Wait it out in the gulf

Jim Fain

December 10, 1990|By Jim Fain

HAD PRESIDENT Bush gone on TV last August with the sober case for war his secretaries of state and defense now have laid before Congress, he'd probably have won overwhelming public and congressional support. Instead, he indicated we could do the job on the cheap, relying on sanctions to bring Saddam Hussein to heel. He offered a series of varied and brief sound-bite reasons for sending troops to Saudi Arabia but repeatedly indicated they were there only to deter and defend. Not until two days after the election did the administration hint of offensive action, with Bush still insisting he preferred "peaceful means." Only in the last few days has he admitted to doubts that sanctions will work.

Surely, some of his experts have been telling him this from the git-go. It requires no rocket scientist to mull through sanctions' track record and conclude they're a long shot.

From his intelligence briefings, Bush had to know the embargo could not squeeze Saddam out of Kuwait in less than a year and that, unless he was prepared to wait, he'd have to take us to war. He seems to have thought he could get away with a bluff, but it must have occurred to him that his hand would be called.

Apparently, he decided he'd rather deceive us about all this than call for the sacrifices war entails. Probably he thought events would bring us along, much as he used the U.N. resolution as a tool for lobbying Congress. He obviously mistrusts the maturity and judgment of the people who elected him.

It was a ghastly mistake. When the nation woke up after the election to discover he was launching an offensive force too big to permit troop-rotation -- a loud "wha-a-a-t!" went up.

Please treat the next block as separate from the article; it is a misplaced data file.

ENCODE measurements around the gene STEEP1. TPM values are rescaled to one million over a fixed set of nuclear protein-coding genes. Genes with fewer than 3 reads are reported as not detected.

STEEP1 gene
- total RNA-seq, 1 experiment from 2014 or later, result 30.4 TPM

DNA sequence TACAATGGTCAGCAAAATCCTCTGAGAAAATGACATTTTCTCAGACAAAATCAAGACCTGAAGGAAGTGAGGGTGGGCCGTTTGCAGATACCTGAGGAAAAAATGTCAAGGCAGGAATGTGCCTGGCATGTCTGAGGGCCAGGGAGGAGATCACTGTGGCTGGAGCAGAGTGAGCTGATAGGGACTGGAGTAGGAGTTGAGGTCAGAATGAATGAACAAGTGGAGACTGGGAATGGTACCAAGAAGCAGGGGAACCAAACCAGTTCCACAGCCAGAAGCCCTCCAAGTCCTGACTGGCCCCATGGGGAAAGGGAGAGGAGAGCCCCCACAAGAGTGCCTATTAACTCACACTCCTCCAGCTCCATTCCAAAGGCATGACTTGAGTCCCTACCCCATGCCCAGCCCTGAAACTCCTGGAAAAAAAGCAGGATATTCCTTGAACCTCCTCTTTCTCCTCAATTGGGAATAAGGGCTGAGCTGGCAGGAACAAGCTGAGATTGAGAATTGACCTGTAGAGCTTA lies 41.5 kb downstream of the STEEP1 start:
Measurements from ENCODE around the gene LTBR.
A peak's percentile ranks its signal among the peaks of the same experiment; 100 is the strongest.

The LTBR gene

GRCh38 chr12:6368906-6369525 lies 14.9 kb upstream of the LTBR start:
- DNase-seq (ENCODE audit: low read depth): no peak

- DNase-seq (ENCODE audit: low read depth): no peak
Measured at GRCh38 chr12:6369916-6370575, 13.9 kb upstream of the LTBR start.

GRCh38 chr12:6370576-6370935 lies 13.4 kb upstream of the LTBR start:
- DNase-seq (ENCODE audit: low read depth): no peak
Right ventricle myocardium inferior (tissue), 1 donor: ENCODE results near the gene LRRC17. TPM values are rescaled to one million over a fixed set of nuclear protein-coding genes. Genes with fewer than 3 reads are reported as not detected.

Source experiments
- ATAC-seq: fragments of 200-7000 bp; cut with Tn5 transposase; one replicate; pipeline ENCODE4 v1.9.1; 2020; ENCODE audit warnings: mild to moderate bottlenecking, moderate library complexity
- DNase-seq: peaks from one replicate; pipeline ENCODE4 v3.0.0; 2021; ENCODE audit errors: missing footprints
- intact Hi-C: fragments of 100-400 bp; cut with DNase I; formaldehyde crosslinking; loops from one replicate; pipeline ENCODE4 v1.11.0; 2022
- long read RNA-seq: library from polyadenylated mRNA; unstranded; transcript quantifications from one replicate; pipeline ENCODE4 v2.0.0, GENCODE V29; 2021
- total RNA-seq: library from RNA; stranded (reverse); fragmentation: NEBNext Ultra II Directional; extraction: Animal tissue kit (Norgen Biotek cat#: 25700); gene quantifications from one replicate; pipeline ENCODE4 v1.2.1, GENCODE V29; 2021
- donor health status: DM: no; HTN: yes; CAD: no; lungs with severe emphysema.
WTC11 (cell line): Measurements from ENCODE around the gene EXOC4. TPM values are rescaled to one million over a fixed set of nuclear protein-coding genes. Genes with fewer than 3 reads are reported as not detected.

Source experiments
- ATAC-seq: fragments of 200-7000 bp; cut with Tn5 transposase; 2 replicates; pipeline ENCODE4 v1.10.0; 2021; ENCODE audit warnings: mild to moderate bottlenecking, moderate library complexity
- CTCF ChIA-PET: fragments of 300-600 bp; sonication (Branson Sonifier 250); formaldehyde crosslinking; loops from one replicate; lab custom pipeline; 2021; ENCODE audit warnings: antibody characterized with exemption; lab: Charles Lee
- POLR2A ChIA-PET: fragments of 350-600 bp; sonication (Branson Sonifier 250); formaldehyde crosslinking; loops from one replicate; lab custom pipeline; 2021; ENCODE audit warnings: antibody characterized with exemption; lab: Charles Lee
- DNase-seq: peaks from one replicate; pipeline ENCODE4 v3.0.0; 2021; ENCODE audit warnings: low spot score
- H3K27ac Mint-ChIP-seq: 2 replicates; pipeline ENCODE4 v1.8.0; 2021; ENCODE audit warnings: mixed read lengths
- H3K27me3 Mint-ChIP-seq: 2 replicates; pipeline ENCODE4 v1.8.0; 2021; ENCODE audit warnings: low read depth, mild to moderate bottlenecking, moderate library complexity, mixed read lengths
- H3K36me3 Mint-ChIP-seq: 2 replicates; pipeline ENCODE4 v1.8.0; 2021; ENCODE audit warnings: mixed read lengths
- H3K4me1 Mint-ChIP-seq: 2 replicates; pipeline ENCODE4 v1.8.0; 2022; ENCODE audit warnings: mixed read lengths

Congress quite properly hustled into the act with public hearings at which some of the nation's best military and foreign-policy minds passionately argued that sanctions be given at least a year before committing troops to battle.

Personally, I think Bush's security advisers have it right, that sanctions will only delay the inevitable, possibly making the military job even costlier when it comes. But in ducking his duty to lay the true situation before the country from Day One, he put himself in this box. He has no choice now except to wait a year or more.

To take a nation as divided as we are on this question into battle -- or to contrive a war based on fabricated or insubstantial provocations -- would rip its social fabric, even if the fighting was brief and successful, as I think it would be.

Those who want to wait make several sound arguments. The only valid reason to move sooner is to save lives. All the guff about economic pain doesn't matter. I think a war may be bloodier a year or so down the road, but that debate's been lost. Most Americans now prefer to rely on the sanctions, even though a majority tell pollsters they don't believe they'll work.

So that's how it ought to be, Mr. President. Maybe you'll be able to negotiate out of this mess without giving away the store. Then you'll be a hero. But, if not, you'll just have to wait, whatever the risks. Together we stand, remember? Don't tear us apart. And next time treat us like grown-ups, please.

Baltimore Sun Articles
Please note the green-lined linked article text has been applied commercially without any involvement from our newsroom editors, reporters or any other editorial staff.